Employment Claims - Employee

In Florida unless you have an employment contract or are a career service employee working for the State, all employment is "at will". This means you can be fired at any time for any reason or for no reason. However, you cannot be fired for an unlawful reason. These unlawful reasons generally fall into three categories. First you cannot be fired for a discriminatory reason – one based upon your race, religion, gender, national origin, age or disability. Second, it is unlawful for your employer to fire you because you reported or objected to perceived discrimination based upon one of the above protected characteristics. This is known as retaliation. Third, you cannot be fired because you reported some illegal practice or policy of the employer that is in violation of a law, rule or regulation (whistleblowers). While there are many state and federal laws which make employment discrimination illegal, the deck is most certainly stacked in favor of employers. Successfully bringing an employment discrimination, retaliation or whistleblower claim is extremely difficult. You need an experienced attorney to help you properly assert your rights – preferably BEFORE you are fired. The most successful cases we have brought have been for employees who had the foresight to seek our legal advice BEFORE they were fired (i.e. when the "writing on the wall" was clear). That is, when our client suspected that his/her head might be next on the chopping block; that their supervisor was gunning for them; or their employer was just looking for an excuse to fire them. In such situations we are often able to find ways to either help protect our clients against being fired or help them perfect legal rights which they might not have otherwise had after they are dismissed.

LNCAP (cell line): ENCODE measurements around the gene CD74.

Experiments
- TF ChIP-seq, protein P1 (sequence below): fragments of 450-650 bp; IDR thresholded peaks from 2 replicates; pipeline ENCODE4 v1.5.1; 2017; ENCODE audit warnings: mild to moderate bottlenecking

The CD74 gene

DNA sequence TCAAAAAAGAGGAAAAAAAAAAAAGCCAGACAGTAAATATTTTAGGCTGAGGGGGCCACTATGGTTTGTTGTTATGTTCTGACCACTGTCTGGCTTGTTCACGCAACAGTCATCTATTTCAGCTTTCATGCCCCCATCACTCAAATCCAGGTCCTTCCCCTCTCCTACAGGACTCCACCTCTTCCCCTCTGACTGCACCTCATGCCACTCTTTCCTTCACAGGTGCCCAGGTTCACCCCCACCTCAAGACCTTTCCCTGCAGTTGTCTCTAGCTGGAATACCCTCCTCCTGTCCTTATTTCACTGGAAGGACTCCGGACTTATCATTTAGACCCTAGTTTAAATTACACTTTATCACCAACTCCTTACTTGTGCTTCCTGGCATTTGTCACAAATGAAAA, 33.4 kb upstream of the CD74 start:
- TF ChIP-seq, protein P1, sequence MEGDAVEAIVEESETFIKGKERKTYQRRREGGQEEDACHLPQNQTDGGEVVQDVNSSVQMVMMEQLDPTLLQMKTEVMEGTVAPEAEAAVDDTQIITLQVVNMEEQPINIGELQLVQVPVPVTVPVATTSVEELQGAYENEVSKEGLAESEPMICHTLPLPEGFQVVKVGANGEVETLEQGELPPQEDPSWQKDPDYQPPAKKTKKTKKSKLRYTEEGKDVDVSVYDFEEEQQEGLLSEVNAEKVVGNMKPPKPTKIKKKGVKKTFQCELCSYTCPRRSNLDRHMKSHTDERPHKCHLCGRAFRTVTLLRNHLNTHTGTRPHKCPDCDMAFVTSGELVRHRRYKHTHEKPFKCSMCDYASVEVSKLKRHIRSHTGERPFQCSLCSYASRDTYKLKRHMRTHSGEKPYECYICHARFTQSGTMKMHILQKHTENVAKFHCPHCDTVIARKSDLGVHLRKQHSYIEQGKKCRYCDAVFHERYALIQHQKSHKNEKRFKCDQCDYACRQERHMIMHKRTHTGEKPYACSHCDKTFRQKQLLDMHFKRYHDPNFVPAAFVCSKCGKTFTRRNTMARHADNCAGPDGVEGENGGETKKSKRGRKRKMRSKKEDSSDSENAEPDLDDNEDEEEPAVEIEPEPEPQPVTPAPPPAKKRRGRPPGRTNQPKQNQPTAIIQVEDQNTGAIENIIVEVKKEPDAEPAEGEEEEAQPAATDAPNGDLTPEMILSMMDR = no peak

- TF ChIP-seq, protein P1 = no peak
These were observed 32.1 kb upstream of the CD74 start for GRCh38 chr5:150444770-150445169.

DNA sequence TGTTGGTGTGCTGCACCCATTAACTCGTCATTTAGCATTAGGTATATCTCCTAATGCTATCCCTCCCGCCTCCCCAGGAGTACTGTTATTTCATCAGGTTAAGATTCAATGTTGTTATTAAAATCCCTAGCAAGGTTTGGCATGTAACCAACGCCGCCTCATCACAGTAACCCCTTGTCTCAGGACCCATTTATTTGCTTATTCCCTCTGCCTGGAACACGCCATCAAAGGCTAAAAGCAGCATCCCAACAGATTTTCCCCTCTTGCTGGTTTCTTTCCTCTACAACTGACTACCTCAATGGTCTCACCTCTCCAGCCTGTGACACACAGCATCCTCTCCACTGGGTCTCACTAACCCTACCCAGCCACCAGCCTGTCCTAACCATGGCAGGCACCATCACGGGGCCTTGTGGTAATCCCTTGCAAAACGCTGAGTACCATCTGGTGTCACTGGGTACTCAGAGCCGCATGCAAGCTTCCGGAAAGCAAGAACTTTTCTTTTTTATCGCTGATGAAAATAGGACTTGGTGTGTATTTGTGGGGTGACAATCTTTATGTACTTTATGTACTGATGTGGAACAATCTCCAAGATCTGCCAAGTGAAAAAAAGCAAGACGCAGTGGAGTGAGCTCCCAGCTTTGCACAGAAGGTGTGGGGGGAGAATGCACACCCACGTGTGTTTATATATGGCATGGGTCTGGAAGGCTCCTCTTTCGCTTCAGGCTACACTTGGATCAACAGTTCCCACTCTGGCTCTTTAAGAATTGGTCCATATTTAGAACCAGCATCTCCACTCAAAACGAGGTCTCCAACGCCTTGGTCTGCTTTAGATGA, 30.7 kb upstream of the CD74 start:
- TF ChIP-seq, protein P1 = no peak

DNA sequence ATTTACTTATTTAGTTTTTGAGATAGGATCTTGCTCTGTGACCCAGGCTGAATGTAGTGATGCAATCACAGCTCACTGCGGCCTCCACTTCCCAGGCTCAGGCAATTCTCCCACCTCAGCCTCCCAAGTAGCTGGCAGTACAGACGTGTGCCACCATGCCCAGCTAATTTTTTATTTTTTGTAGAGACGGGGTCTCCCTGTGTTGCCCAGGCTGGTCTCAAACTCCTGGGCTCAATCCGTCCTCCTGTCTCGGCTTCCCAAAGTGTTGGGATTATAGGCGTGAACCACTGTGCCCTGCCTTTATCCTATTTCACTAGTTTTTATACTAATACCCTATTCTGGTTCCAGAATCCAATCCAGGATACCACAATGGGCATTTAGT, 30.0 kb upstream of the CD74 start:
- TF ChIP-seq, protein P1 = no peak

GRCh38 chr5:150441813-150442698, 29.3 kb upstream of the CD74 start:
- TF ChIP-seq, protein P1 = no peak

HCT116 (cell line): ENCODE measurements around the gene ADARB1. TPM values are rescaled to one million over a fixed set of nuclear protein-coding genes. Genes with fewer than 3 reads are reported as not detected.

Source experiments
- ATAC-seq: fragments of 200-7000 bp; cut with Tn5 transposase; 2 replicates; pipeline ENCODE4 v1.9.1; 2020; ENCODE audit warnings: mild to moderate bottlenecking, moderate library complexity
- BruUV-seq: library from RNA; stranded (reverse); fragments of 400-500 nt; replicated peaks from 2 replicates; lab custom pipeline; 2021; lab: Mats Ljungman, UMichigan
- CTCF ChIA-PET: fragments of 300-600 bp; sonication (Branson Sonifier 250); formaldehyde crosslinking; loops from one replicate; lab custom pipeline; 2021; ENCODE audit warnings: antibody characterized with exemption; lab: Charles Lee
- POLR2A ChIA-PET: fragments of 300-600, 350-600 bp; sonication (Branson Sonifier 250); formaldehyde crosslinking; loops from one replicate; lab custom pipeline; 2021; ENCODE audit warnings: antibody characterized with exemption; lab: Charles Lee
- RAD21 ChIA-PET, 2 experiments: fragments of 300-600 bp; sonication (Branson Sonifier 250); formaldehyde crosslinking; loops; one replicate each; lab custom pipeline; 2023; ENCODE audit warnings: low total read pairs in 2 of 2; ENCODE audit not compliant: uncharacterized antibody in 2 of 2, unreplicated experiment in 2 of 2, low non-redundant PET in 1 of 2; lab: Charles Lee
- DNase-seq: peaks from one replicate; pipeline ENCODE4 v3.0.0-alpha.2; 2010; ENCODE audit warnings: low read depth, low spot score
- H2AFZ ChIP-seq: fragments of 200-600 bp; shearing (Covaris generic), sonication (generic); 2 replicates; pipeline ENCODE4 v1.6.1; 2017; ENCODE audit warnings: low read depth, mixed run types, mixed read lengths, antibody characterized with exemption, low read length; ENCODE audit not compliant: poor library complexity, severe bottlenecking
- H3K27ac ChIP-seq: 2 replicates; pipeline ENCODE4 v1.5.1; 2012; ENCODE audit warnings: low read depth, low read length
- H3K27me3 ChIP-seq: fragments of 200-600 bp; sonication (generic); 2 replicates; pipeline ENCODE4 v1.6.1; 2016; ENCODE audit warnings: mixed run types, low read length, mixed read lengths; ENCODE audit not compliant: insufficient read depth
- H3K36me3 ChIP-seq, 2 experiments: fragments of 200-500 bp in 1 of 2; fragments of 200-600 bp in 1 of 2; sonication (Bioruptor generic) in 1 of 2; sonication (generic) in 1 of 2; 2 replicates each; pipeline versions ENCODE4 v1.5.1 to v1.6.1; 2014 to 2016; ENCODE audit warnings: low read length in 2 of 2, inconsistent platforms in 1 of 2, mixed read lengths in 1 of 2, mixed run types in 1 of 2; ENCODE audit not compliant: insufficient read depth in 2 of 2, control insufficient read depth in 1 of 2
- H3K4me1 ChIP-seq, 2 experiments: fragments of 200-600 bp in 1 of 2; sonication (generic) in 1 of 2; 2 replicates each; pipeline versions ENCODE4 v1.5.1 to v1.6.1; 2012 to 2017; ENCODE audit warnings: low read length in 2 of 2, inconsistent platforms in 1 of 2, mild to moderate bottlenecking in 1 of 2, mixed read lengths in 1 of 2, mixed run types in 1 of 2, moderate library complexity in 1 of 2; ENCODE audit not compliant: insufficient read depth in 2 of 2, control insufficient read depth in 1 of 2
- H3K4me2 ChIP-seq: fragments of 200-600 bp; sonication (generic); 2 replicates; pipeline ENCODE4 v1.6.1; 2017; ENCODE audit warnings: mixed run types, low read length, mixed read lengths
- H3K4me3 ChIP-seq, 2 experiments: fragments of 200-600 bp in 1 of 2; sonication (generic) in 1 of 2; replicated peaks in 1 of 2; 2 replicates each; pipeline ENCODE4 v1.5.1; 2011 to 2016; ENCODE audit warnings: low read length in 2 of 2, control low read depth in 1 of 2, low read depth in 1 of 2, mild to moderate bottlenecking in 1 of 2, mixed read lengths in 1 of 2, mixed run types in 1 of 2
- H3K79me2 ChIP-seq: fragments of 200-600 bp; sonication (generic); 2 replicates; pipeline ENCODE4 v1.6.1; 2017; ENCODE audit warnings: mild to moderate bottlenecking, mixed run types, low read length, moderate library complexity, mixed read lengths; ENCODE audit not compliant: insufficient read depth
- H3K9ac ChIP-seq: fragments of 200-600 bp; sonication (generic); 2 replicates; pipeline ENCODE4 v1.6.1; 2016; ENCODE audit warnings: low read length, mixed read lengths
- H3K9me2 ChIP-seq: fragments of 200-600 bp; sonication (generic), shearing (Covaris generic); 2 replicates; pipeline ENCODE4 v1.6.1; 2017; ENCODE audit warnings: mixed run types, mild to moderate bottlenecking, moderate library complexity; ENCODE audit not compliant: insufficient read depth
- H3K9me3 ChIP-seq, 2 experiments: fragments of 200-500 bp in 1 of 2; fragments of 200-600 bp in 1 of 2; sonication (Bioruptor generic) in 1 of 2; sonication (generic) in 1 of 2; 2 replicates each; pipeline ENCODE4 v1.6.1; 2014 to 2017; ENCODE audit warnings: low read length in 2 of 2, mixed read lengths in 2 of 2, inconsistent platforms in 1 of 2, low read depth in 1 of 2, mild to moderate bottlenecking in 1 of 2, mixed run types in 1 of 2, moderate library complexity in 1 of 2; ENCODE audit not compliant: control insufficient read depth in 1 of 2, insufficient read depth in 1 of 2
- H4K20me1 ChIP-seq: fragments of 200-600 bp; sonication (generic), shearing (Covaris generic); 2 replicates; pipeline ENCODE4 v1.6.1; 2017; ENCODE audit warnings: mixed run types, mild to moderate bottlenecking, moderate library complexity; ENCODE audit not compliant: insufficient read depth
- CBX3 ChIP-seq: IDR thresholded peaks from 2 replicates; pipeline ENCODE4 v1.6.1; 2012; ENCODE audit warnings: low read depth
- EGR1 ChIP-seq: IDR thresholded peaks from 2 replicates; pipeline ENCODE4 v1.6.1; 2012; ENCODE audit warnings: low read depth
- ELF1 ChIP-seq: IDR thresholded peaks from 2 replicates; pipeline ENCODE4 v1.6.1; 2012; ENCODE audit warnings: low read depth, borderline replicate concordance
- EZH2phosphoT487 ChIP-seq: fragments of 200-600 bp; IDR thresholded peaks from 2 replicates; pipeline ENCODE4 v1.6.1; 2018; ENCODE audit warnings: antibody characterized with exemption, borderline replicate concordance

We are also often able to be of particular help to corporate executives and white collar employees who might have reason to suspect that they might be receiving a "pink slip" in their Christmas stocking. After being told they are being let go or subject to a reduction in force, often times these white colored employees simply update their resume, contact their favorite head hunter, and begin looking for a new position without every considering whether their dismissal might have been unlawful or that they have a legal claim. Again if we are contacted early enough, there are things we can help you do to protect yourself and possibly provide you with the leverage necessary to allow us to negotiate a much better severance package for you.

If I had to reduce employment law advice to a single tip it would be to "put your complaints in writing" to your supervisor and preferably to his/her supervisor or HR. That is, if you believe that you are being discriminated against on the basis of race, gender, national origin, age, or disability or that you are being sexually harassed or subject to a hostile work environment that is charged with inappropriate sexual comments or discriminatory comments, epithets, jokes or ridicule – complain about it in writing via email (at least). Also, if you have a job site safety concern, report it to your supervisor and/or to OSHA via their hotline or website. This can mean the difference between having a potential case and the leverage necessary to obtain a financial cushion while you look for a new job or having to go into debt or on public assistance.